How Codapi differs from other code playgrounds

Codapi makes all kinds of technical writing interactive by allowing the reader to edit and run the code examples. By technical writing I mean product documentation, text courses, blog posts, etc.

Codapi is specifically designed to meet the needs of documentation authors. How do I know what those needs are? Well, I blog a lot, I teach, and I've written tons of technical docs in my 15 years of software development. So I'm building exactly the product I've always wanted as a technical writer and teacher.

Now let's talk about what this means in practice, and how Codapi differs from other code playground services.

Same documentation, but interactive

As a tech author, I already have static code examples in my articles, like this one:

def greet(name):
    print(f"Hello, {name}!")

greet("World")

What I want to do is turn them into executable and editable snippets of code:

def greet(name):
    print(f"Hello, {name}!")

greet("World")

And that's exactly what Codapi does. Same code samples, only interactive.

Compare it to what other code playgrounds offer:

Other code playground

Other code playground

Other playgrounds look over-complicated and alien to the content.

I certainly don't want that in my documentation.

I don't expect my readers to write 1000 line programs in the docs. I just want them to try the examples and maybe tinker with them a bit, changing the code here and there and checking how it affects the results.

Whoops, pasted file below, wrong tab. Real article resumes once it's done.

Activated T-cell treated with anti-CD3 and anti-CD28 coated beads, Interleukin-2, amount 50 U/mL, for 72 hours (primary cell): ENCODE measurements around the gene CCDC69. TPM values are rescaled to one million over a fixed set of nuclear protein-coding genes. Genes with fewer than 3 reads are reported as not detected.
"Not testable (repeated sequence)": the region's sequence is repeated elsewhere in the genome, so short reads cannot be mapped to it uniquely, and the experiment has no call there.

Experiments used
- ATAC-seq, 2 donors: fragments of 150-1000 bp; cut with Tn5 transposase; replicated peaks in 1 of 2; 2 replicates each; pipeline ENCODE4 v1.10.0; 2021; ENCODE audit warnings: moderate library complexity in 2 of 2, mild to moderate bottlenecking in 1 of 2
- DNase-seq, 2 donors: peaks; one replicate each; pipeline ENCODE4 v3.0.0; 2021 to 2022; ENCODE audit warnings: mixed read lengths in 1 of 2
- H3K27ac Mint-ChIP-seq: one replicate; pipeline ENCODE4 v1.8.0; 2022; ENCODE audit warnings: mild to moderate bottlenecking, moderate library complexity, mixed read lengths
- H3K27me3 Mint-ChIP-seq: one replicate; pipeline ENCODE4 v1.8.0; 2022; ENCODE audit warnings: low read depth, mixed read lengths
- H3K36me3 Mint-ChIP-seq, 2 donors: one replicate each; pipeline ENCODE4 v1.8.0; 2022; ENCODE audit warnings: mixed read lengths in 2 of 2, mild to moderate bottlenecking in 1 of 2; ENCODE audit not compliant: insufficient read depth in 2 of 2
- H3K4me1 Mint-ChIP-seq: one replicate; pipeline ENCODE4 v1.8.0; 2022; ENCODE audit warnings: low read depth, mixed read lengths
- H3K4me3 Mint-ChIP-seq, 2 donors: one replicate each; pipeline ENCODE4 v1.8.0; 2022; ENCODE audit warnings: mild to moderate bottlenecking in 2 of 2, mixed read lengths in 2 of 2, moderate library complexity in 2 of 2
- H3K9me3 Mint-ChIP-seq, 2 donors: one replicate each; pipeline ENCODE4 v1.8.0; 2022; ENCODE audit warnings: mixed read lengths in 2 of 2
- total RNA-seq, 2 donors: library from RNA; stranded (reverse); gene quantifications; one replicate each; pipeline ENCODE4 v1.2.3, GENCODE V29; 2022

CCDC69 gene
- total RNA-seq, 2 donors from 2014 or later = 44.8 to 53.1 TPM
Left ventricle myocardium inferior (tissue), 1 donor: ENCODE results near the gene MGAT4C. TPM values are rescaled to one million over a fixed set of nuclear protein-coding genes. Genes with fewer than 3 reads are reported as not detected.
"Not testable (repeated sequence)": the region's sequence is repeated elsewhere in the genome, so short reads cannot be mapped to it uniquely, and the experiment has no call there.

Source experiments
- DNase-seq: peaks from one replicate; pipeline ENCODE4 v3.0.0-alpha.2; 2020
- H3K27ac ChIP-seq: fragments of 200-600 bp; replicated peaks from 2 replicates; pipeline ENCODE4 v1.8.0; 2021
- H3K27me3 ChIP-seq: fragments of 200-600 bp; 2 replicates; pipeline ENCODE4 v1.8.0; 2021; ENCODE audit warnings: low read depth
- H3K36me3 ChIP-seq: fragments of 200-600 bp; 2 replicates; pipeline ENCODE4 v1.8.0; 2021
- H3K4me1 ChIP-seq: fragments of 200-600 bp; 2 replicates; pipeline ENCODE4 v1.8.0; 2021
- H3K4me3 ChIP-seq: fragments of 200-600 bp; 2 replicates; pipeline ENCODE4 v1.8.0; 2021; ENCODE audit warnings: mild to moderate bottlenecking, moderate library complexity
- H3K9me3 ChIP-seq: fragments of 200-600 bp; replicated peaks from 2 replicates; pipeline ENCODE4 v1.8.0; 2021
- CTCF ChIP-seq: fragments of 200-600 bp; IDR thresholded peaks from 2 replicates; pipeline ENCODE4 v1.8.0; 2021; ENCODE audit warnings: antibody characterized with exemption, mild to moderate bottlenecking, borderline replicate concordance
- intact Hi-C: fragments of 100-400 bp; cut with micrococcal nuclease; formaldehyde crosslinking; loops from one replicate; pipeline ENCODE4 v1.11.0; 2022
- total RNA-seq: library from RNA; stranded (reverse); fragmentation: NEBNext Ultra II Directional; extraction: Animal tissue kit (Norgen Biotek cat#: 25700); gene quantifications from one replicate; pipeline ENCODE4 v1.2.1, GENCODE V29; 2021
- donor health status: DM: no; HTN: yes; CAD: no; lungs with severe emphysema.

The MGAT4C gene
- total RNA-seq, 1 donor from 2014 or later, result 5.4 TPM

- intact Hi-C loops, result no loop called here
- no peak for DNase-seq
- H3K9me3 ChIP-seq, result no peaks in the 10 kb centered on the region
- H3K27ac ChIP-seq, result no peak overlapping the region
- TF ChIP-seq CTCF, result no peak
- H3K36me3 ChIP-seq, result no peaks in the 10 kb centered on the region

That's what Codapi offers.

Hassle-free integration

As a tech author, I want to focus on writing, not integrating. I don't want my browser to download 40Mb of WASM binaries only to end up with an inferior version of Golang or PostgreSQL that doesn't behave the way I expect.

I don't want to write code examples elsewhere, and then go through some non-trivial process of embedding them back into the docs. I'd rather write them the way I'm used to, without leaving my favorite editor.

```python
def greet(name):
    print(f"Hello, {name}!")

greet("World")
```

Like this.

I also don't want my readers to have to wait 10 seconds while the playground initializes, or makes a couple of dozen requests just to load the basic UI.

What I'm comfortable with is including a single external script and seeing the code examples load immediately.

<!-- like this -->
<script src="https://unpkg.com/@antonz/codapi/dist/snippet.js">
</script>

And that's exactly what Codapi offers.

Non-trivial sandboxes

Being able to run vanilla Python or Go is fun, but as a tech author I need more.

When writing about data processing, I need access to numpy and pandas. When teaching SQL, I need the full power of PostgreSQL and MySQL, not just SQLite. When writing product documentation, I need third-party software and SDKs installed.

I also want to rely on the ubiquitous tool of modern software delivery — Docker containers, and their domain-specific language, dockerfiles.

FROM mysql:8.1

COPY *.sh /etc/mysql/
COPY my.cnf /etc/mysql/conf.d/
COPY init.sql /docker-entrypoint-initdb.d/

ENV MYSQL_ALLOW_EMPTY_PASSWORD=1
ENV MYSQL_INITDB_SKIP_TZINFO=1

Codapi MySQL sandbox.

I want to be able to setup a custom sandbox from scratch in minutes, not hours or days.

And that's exactly what Codapi offers.

Summary

In short, Codapi is not a general-purpose code playground service. It's an open-source tool for making documentation interactive.

It's a narrow focus. But it's what allows Codapi to provide the best experience for tech authors and their readers. Give it a try!

Anton Zhiyanov, Codapi founder